400g wholemeal flour
1 1/2 tsp baking powder
1 tsp baking soda
1 1/2 tsp sea salt

225g room temperature unsalted butter
200g dark brown sugar (I used Billington’s molasses sugar)
200g caster sugar
2 eggs
2 tsp vanilla extract

200g dark chocolate (I used 71%)

Preheat the oven to 180c and place the racks in the upper and lower thirds. Either line two (or more, depending on size) baking trays with greaseproof paper, or just butter them – I didn’t find that they stuck without paper.

Cream the butter and sugars together – you don’t need to be too thorough, they just need to amalgamate. Add the eggs one at a time, mixing after each. Mix in the vanilla. Sieve in the flour, baking powder, baking soda and salt (leave out the salt if you only had salted butter), but tip back into the bowl afterwards any bits of bran etc. left in the sieve.

Roughly chop the chocolate into chunks and stir in. Tip the batter out onto a work surface and use your hands to make sure all of the ingredients are fully incorporated (was this strictly necessary? It meant that instead of scraping out the bowl, I was scraping bits of dough off the worktop to eat, which is a bit less dignified, but I’ll leave that up to you).

Scoop mounds of dough of about 3 tbsp onto the baking trays (I used an ice-cream scoop). Flatten them slightly or not, depending on how thick you want the end result to be. You want no more than 6 cookies to an average sized tray, as they spread a bit.

Bake the cookies for 16-20 minutes (Kim is precise! Mine took 16) until firmish and darkened at the edges. Transfer to a wire rack to cool.

Adapted from ‘Good to the Grain’ by Kim Boyce

“Why does your house always smell of Indian food?” Last week, I had lunch with my mum and introduced her to miso soup. In return, dropping me off, she made this bold generalisation about the culinary aromas that linger in our small (and inadequately ventilated) flat. She later conceded that it might not be entirely true, but then I do like to cook Indian food. I like to listen for mustard seeds popping in hot oil. I like the smell of coriander seeds ground in a mortar. I like the expectation that builds as the layers of spice and ginger and garlic and chilli meld and settle. And I really like discovering new, untried dishes which turn out to be so delicious you wish you had made twice as much.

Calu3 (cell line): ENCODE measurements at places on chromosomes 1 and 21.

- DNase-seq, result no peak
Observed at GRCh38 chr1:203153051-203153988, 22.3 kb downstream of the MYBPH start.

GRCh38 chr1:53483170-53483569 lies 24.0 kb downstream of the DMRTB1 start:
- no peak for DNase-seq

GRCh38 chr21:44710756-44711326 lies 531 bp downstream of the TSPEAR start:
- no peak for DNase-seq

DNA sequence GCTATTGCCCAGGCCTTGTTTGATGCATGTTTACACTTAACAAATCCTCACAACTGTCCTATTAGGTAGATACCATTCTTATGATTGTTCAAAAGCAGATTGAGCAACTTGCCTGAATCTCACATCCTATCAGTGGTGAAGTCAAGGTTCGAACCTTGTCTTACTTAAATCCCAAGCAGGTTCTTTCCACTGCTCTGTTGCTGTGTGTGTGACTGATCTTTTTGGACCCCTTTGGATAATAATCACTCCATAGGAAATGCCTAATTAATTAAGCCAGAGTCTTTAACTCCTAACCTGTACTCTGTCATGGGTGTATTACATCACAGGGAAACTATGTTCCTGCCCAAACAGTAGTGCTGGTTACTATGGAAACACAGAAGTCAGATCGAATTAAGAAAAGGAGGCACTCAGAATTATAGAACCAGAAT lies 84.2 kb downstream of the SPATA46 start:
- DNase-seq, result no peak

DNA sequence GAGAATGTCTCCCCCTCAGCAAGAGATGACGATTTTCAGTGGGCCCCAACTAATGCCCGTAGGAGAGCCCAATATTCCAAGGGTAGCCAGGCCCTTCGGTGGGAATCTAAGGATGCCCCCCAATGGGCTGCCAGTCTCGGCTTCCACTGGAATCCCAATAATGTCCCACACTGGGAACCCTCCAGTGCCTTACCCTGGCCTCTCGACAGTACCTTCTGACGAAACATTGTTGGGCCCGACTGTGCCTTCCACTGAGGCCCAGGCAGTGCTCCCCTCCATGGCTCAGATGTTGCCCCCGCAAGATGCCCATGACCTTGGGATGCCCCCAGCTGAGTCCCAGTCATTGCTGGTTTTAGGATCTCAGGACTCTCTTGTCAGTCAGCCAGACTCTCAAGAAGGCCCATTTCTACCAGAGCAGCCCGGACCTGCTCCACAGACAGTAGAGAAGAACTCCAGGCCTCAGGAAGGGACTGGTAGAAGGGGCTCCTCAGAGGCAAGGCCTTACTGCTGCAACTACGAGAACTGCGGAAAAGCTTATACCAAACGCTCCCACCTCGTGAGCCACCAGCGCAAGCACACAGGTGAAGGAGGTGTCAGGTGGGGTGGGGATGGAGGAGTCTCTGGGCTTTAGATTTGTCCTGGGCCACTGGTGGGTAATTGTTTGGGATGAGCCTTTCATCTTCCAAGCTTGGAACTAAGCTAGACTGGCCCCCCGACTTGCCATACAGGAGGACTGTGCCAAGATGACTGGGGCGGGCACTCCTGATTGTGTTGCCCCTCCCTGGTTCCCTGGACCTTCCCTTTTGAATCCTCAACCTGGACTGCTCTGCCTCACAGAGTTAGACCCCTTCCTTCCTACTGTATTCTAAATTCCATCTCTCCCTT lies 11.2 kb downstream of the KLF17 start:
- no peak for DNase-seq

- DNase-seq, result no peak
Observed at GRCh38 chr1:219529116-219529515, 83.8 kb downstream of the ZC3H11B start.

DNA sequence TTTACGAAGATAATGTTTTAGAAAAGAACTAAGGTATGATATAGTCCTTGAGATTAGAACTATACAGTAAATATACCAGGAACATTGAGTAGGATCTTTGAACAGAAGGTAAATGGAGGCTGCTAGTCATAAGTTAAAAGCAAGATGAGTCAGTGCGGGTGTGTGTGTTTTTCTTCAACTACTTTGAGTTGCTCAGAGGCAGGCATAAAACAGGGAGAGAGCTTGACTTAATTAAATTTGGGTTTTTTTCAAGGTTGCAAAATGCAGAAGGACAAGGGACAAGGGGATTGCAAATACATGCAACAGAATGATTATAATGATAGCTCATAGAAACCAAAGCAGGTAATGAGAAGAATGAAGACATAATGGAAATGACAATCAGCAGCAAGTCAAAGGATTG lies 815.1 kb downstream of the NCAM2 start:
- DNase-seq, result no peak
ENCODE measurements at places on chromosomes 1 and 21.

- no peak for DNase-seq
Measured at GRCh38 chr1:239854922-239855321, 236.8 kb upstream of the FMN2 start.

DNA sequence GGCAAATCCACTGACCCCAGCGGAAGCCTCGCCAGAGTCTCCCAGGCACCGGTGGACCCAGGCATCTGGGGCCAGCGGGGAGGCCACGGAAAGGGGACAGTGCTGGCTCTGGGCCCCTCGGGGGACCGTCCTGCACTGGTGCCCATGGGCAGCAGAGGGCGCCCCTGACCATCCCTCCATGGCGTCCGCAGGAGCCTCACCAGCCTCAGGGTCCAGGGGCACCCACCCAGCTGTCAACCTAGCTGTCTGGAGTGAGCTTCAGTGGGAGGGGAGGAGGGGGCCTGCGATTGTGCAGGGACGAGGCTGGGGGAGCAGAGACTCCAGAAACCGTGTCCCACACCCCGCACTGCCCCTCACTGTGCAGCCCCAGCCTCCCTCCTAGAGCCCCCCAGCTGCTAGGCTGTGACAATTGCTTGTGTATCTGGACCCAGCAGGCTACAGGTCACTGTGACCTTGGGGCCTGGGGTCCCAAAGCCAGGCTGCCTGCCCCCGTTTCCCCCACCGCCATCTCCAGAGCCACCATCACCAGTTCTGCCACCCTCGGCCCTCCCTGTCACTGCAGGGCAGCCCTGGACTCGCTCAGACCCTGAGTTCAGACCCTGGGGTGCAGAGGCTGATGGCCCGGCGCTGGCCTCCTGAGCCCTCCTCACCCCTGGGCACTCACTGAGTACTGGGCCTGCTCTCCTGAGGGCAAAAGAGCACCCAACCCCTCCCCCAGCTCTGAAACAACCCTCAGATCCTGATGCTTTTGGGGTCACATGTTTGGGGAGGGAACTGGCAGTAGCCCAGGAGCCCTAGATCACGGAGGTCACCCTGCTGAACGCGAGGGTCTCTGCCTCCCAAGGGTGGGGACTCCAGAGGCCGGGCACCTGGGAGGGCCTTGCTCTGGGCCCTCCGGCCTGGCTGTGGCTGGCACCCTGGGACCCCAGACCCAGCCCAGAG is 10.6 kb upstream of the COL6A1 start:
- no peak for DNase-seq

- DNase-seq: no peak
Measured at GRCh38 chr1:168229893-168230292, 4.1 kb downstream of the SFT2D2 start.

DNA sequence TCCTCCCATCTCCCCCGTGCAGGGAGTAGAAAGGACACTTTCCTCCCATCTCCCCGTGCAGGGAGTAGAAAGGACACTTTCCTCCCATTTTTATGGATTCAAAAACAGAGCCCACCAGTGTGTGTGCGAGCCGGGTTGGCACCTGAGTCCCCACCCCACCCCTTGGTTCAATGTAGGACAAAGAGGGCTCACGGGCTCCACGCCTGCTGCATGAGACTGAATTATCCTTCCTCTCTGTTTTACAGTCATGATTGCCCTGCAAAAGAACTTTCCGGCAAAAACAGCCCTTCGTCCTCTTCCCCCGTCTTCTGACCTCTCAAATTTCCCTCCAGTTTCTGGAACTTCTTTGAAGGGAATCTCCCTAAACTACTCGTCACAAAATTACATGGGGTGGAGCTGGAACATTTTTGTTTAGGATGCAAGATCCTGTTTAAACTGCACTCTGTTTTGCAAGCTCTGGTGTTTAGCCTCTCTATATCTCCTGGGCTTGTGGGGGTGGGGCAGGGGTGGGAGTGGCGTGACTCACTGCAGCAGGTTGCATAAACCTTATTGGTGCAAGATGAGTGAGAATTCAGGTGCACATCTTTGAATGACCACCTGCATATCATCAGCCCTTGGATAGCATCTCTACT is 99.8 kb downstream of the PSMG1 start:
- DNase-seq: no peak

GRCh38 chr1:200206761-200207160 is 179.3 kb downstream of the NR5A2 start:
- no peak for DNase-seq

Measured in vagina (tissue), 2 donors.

This was translated in the book I got it from as ‘aubergine and peanut mash’, which is accurate enough, but I think ‘bharta’ is a nicer word than ‘mash’, and doesn’t make you think automatically of sausages. Before you, um, bharta the aubergines, you smoke them – the technique is probably familiar to you if you own either of the Ottolenghi books or want to, but to sum up: remove the top bits of your hob, i.e. the trivet/rack that the pans sit on, and one of the circular metal bits that goes over the flame. Cover the exposed hob plate with foil, poking a little hole in the middle, and replace the round metal thingy on top. Turn the hob on and hold the aubergine over the gas flame until it starts to blister and blacken, turning occasionally (tongs help here) until it’s burned all over and starting to flop and collapse, indicating that the flesh is cooked through and soft. Leave until cool enough to handle and then peel off the skin and roughly mash the insides with a fork. This is extremely useful for making baba ghanoush and other tasty things.

Aubergine bharta 

Serves 2-4 as a side dish

1 large aubergine
2 tbsp rapeseed/sunflower oil
1/2 tsp cumin seeds
1 red onion, finely chopped
1 tsp ginger-garlic paste (a 2:3 ratio of ginger to garlic, both peeled, chopped and blended to a smooth paste with a little water)
1 green chilli, deseeded and finely chopped
2 tbsp tomato puree
1 tsp turmeric
1 tsp ground coriander
2 tsp roasted peanuts
handful coriander leaves, finely chopped
lemon wedge

Prepare the aubergine as described above.

Heat the oil in a saucepan and fry the cumin seeds until they start to darken. Add the onion and fry until soft.

Add the ginger-garlic paste and chilli and fry for a minute. Add the tomato puree, turmeric and coriander and cook for a couple more minutes. Season to taste.

Stir in the aubergine and peanuts, sprinkle with the coriander and serve with a lemon wedge.

From ‘Healthy Indian in Minutes’ by Monisha Bharadwaj